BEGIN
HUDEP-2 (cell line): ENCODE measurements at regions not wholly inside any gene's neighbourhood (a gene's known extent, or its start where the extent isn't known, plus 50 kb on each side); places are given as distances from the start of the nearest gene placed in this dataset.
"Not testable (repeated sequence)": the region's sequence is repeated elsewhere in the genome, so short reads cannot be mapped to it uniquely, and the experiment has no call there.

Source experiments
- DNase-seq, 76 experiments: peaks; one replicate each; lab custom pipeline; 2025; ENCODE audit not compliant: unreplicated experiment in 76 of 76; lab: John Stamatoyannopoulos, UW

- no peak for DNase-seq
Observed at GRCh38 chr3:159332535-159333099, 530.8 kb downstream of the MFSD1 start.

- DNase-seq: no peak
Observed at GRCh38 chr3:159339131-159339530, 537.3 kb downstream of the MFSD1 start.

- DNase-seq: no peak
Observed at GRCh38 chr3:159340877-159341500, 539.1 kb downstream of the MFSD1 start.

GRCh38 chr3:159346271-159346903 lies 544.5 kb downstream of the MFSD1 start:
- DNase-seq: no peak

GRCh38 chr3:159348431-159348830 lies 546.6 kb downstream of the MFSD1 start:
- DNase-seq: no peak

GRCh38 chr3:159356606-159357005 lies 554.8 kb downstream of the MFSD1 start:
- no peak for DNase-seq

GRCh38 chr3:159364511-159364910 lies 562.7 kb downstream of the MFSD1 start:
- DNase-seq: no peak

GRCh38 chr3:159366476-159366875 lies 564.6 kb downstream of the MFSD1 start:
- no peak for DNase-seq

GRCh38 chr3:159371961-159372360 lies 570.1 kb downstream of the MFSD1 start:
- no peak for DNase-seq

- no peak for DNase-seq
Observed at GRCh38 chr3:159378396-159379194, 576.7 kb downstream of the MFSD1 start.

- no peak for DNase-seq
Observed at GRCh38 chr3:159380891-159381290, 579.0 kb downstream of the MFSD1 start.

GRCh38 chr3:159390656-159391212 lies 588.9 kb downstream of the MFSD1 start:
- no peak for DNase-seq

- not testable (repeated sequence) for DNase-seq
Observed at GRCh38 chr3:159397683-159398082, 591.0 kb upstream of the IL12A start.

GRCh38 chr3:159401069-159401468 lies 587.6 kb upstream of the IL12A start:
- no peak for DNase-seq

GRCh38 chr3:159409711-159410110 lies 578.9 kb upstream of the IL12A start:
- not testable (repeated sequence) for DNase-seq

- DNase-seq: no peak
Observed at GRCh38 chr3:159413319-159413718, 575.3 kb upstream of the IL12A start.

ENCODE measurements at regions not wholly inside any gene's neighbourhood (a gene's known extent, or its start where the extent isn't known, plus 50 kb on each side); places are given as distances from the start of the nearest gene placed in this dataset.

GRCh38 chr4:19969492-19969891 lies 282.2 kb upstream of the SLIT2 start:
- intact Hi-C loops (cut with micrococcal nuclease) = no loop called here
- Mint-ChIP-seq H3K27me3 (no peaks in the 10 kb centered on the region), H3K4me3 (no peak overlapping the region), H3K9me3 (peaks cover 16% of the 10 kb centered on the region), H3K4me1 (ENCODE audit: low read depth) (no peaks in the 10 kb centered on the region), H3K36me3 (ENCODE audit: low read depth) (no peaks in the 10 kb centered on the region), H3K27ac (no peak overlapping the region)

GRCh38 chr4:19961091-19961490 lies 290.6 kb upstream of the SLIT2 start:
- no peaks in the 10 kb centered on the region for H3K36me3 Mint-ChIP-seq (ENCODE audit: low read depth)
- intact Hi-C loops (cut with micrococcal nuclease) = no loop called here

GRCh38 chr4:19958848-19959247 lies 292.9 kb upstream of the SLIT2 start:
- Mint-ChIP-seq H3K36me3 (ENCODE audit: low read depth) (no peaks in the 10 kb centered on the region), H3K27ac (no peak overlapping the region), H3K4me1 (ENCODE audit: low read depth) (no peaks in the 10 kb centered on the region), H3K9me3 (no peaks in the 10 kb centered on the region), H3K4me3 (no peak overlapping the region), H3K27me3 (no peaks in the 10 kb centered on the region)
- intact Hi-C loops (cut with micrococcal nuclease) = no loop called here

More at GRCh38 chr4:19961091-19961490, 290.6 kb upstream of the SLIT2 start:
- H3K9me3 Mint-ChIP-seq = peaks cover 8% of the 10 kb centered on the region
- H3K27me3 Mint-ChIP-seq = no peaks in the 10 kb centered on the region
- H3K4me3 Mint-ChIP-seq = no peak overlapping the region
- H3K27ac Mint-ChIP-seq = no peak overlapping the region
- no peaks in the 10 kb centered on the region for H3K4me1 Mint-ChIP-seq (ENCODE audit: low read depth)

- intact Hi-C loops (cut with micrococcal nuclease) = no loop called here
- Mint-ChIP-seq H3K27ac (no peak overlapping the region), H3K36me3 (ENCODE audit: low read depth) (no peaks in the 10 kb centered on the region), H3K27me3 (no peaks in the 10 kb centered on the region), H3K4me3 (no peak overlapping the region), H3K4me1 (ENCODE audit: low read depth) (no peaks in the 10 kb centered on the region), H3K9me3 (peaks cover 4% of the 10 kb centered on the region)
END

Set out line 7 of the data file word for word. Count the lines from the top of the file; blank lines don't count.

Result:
- DNase-seq: no peak